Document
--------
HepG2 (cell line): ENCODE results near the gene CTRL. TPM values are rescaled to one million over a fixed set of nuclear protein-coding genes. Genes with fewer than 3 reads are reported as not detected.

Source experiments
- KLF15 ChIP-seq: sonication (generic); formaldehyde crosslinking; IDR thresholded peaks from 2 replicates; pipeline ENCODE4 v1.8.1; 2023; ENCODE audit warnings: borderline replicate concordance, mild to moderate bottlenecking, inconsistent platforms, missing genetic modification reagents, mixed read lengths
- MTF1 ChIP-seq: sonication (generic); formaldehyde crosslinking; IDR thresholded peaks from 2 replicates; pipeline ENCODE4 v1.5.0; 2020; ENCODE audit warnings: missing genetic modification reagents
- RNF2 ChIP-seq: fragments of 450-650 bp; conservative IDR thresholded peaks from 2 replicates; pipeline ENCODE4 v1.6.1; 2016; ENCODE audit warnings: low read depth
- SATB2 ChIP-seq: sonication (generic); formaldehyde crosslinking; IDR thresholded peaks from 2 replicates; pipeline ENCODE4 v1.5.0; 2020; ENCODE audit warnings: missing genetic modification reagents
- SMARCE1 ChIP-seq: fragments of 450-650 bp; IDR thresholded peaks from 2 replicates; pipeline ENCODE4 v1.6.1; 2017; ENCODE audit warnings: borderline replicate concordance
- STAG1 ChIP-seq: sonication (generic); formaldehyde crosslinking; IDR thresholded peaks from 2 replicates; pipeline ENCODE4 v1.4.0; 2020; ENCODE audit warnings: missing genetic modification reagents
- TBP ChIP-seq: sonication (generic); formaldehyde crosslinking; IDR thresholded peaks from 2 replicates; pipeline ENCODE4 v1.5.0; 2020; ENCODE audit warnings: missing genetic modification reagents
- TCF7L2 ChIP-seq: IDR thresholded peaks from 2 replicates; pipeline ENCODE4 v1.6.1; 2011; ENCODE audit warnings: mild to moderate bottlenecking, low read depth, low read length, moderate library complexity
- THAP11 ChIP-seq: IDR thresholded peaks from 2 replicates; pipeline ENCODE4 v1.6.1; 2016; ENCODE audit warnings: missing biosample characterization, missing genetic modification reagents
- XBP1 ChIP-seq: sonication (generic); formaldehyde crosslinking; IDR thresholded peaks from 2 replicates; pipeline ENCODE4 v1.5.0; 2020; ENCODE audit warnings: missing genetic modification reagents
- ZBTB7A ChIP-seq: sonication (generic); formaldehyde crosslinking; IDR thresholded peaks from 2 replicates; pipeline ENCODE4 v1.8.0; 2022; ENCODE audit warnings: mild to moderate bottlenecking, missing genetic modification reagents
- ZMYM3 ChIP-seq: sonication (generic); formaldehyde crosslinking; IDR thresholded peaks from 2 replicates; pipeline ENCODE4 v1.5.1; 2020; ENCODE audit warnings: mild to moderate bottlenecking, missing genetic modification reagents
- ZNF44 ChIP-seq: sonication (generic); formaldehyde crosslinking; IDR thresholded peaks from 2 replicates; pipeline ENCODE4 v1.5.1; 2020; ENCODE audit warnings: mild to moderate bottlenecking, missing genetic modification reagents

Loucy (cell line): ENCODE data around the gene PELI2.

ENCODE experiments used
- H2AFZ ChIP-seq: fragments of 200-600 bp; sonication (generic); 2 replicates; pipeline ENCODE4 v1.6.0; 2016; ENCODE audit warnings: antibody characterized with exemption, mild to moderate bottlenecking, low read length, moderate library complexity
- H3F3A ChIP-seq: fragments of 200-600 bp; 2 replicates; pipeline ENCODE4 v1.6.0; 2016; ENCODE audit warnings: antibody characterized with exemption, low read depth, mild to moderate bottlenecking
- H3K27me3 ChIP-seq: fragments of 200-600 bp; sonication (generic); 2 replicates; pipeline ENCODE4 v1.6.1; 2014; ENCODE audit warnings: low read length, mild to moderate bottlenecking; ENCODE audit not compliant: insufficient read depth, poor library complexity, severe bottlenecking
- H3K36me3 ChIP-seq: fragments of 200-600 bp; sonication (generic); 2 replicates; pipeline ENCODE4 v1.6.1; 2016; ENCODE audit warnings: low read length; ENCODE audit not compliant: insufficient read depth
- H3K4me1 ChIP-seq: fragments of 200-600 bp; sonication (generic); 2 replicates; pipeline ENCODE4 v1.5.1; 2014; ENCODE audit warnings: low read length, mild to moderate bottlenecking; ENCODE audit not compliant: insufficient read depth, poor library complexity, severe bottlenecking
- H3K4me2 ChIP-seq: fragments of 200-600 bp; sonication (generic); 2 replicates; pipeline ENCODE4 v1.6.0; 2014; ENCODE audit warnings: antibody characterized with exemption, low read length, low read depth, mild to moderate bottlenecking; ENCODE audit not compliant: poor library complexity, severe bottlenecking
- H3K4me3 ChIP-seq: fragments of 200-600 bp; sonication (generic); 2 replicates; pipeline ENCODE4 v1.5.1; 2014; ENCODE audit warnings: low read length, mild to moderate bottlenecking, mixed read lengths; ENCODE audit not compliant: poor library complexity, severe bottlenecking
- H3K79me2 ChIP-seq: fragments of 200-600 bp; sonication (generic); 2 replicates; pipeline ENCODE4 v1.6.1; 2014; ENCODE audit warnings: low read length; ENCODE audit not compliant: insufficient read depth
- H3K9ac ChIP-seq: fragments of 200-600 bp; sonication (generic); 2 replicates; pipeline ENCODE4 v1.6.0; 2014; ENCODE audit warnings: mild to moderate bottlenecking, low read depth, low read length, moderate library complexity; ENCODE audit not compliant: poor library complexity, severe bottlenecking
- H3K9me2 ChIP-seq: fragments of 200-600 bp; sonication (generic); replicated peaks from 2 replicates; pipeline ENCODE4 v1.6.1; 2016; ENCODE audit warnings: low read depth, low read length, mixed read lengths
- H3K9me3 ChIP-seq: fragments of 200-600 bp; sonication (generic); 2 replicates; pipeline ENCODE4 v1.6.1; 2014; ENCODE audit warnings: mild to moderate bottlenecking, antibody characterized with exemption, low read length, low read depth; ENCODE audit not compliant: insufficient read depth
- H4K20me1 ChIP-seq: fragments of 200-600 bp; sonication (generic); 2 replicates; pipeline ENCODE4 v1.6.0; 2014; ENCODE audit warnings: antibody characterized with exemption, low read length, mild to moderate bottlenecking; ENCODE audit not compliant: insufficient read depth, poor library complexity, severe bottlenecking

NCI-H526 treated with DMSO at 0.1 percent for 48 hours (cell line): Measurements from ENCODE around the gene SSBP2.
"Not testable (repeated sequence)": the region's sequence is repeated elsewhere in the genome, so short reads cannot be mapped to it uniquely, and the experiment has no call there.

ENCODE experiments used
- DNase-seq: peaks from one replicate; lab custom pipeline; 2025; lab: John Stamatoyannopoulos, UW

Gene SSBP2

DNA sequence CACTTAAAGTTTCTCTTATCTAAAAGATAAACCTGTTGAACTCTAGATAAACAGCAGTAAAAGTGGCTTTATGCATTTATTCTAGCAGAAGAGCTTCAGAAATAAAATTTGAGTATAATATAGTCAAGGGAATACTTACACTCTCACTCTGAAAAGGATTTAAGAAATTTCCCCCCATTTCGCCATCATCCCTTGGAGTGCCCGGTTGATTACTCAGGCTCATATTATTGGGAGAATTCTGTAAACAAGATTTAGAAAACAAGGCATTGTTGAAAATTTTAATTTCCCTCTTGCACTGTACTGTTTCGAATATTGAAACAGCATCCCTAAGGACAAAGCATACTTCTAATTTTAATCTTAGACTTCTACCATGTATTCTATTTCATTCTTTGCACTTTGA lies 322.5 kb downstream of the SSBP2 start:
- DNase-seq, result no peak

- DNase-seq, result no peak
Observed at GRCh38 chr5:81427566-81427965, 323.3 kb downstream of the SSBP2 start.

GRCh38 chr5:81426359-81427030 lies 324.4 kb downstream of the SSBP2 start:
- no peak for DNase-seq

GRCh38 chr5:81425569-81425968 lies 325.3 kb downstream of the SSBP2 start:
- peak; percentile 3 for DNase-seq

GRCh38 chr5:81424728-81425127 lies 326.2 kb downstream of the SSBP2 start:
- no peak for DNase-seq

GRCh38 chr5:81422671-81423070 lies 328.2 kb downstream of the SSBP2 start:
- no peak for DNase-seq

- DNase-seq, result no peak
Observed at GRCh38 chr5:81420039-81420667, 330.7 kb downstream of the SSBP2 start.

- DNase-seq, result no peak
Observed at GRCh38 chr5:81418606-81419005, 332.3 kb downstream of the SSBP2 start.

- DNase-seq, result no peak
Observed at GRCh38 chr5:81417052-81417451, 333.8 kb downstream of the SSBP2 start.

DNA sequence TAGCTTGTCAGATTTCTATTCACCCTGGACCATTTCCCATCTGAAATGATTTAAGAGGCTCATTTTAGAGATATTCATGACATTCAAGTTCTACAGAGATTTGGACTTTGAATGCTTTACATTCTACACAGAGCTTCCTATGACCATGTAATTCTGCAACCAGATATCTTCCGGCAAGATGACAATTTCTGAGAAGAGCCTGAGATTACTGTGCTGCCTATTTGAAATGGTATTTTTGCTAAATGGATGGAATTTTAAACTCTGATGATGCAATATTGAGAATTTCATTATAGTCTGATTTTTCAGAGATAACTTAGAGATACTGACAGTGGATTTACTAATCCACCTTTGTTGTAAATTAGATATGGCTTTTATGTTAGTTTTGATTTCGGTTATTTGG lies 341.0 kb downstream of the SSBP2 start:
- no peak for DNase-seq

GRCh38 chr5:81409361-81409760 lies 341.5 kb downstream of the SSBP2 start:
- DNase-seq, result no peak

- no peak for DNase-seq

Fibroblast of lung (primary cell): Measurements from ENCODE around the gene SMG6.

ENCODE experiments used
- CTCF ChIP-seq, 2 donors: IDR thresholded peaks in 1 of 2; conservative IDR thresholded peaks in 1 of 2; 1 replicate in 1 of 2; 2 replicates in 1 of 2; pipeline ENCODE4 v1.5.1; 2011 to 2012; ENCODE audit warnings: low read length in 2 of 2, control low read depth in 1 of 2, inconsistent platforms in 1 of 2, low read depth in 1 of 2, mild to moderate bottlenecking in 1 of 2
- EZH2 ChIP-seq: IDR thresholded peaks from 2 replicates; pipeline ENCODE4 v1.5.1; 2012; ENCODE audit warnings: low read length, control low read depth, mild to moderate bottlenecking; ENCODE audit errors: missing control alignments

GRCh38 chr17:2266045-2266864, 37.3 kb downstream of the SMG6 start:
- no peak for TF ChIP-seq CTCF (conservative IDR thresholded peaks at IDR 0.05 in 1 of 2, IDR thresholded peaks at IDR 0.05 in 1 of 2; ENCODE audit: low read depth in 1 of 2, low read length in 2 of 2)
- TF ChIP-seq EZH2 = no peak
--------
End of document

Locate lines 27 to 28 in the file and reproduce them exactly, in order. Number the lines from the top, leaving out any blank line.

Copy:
- H3K9me2 ChIP-seq: fragments of 200-600 bp; sonication (generic); replicated peaks from 2 replicates; pipeline ENCODE4 v1.6.1; 2016; ENCODE audit warnings: low read depth, low read length, mixed read lengths
- H3K9me3 ChIP-seq: fragments of 200-600 bp; sonication (generic); 2 replicates; pipeline ENCODE4 v1.6.1; 2014; ENCODE audit warnings: mild to moderate bottlenecking, antibody characterized with exemption, low read length, low read depth; ENCODE audit not compliant: insufficient read depth